## 7.3. Framebuffers

Render passes operate in conjunction with framebuffers, which represent a collection of specific memory attachments that a render pass instance uses.

An application creates a framebuffer by calling:

VkResult vkCreateFramebuffer(
VkDevice                                    device,
const VkFramebufferCreateInfo*              pCreateInfo,
const VkAllocationCallbacks*                pAllocator,
VkFramebuffer*                              pFramebuffer);

• device is the logical device that creates the framebuffer.
• pCreateInfo points to a VkFramebufferCreateInfo structure which describes additional information about framebuffer creation.
• pAllocator controls host memory allocation as described in the Memory Allocation chapter.
• pFramebuffer points to a VkFramebuffer handle in which the resulting framebuffer object is returned.

The VkFramebufferCreateInfo structure is defined as:

typedef struct VkFramebufferCreateInfo {
VkStructureType             sType;
const void*                 pNext;
VkFramebufferCreateFlags    flags;
VkRenderPass                renderPass;
uint32_t                    attachmentCount;
const VkImageView*          pAttachments;
uint32_t                    width;
uint32_t                    height;
uint32_t                    layers;
} VkFramebufferCreateInfo;

• sType is the type of this structure.
• pNext is NULL or a pointer to an extension-specific structure.
• flags is reserved for future use.
• renderPass is a render pass that defines what render passes the framebuffer will be compatible with. See Render Pass Compatibility for details.
• attachmentCount is the number of attachments.
• pAttachments is an array of VkImageView handles, each of which will be used as the corresponding attachment in a render pass instance.
• width, height and layers define the dimensions of the framebuffer.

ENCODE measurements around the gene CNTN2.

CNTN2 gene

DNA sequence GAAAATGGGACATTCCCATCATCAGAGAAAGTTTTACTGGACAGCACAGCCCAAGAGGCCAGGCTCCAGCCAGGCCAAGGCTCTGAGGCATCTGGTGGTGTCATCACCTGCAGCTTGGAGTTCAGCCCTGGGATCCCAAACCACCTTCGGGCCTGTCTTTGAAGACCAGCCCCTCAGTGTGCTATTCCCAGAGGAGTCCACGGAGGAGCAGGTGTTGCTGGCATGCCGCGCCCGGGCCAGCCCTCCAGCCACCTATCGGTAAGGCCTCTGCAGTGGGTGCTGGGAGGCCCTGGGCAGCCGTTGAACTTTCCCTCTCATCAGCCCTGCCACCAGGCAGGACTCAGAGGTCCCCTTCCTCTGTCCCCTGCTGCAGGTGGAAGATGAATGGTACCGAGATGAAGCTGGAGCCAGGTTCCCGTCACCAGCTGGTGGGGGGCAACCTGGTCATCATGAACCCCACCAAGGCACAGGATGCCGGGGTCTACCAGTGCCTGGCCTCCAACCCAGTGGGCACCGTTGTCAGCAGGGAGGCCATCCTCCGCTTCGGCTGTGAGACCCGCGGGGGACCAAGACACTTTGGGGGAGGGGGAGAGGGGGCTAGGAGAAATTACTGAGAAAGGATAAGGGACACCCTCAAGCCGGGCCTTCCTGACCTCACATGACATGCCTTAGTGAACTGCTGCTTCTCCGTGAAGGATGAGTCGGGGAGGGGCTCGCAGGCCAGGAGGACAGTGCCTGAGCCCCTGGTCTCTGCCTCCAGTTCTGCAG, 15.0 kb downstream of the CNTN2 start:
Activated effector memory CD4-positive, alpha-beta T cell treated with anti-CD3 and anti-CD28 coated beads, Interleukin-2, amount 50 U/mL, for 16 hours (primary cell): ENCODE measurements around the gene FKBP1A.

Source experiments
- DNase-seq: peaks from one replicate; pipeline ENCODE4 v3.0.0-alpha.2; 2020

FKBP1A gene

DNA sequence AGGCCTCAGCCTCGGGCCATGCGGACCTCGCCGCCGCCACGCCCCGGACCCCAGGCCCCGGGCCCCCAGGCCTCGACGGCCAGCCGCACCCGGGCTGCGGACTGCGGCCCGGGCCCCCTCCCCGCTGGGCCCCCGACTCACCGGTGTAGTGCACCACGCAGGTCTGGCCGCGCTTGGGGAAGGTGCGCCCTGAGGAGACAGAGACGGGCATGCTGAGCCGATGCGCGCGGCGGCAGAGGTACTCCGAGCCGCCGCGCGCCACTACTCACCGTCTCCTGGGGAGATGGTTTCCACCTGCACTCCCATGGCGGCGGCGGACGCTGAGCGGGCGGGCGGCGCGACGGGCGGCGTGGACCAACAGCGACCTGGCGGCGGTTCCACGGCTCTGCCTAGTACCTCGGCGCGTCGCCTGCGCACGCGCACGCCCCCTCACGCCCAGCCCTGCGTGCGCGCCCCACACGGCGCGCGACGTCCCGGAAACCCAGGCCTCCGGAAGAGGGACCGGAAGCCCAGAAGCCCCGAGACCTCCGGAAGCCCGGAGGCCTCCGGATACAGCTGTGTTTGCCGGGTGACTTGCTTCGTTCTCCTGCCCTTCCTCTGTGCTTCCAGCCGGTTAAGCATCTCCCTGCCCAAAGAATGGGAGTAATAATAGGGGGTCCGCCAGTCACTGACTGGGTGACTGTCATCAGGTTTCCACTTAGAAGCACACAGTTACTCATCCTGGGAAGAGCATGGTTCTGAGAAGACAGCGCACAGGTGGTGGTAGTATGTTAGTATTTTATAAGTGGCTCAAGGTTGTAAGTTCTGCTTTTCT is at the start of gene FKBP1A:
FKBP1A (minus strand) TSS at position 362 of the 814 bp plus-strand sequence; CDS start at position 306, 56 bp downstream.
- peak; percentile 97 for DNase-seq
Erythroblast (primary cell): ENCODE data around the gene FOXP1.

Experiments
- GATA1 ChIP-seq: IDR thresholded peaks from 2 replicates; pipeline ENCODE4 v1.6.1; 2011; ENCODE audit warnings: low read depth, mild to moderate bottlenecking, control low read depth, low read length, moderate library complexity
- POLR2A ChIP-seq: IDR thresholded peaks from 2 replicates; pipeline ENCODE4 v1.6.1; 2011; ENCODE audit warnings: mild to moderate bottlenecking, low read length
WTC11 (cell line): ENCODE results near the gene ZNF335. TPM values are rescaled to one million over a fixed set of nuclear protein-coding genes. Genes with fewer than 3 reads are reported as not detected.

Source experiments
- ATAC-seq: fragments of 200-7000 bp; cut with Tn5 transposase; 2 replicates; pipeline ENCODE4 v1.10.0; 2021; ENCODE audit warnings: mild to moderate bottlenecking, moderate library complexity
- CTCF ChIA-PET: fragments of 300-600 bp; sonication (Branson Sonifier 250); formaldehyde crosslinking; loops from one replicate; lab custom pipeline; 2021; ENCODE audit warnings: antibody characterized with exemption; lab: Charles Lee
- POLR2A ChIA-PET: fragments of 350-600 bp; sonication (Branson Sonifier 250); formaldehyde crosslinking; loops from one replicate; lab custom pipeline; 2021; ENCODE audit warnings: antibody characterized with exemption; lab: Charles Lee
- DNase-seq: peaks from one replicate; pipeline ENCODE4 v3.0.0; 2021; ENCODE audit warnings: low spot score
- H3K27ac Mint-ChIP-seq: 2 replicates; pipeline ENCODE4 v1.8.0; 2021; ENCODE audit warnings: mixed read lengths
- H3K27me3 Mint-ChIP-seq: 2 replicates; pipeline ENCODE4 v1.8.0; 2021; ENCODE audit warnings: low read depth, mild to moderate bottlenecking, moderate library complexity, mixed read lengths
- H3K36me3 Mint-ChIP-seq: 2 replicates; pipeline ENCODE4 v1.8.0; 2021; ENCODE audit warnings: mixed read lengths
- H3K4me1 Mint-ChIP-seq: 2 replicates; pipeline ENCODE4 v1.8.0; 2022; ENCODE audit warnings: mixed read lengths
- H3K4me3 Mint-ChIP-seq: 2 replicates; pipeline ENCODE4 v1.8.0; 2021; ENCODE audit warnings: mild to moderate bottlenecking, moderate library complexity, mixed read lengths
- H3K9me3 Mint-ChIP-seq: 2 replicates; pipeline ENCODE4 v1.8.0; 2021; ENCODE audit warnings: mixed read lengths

Image subresources used as attachments must not be used via any non-attachment usage for the duration of a render pass instance.

Note This restriction means that the render pass has full knowledge of all uses of all of the attachments, so that the implementation is able to make correct decisions about when and how to perform layout transitions, when to overlap execution of subpasses, etc.

It is legal for a subpass to use no color or depth/stencil attachments, and rather use shader side effects such as image stores and atomics to produce an output. In this case, the subpass continues to use the width, height, and layers of the framebuffer to define the dimensions of the rendering area, and the rasterizationSamples from each pipeline’s VkPipelineMultisampleStateCreateInfo to define the number of samples used in rasterization; however, if VkPhysicalDeviceFeatures::variableMultisampleRate is VK_FALSE, then all pipelines to be bound with a given zero-attachment subpass must have the same value for VkPipelineMultisampleStateCreateInfo::rasterizationSamples.

To destroy a framebuffer, call:

void vkDestroyFramebuffer(
VkDevice                                    device,
VkFramebuffer                               framebuffer,
const VkAllocationCallbacks*                pAllocator);

• device is the logical device that destroys the framebuffer.
• framebuffer is the handle of the framebuffer to destroy.
• pAllocator controls host memory allocation as described in the Memory Allocation chapter.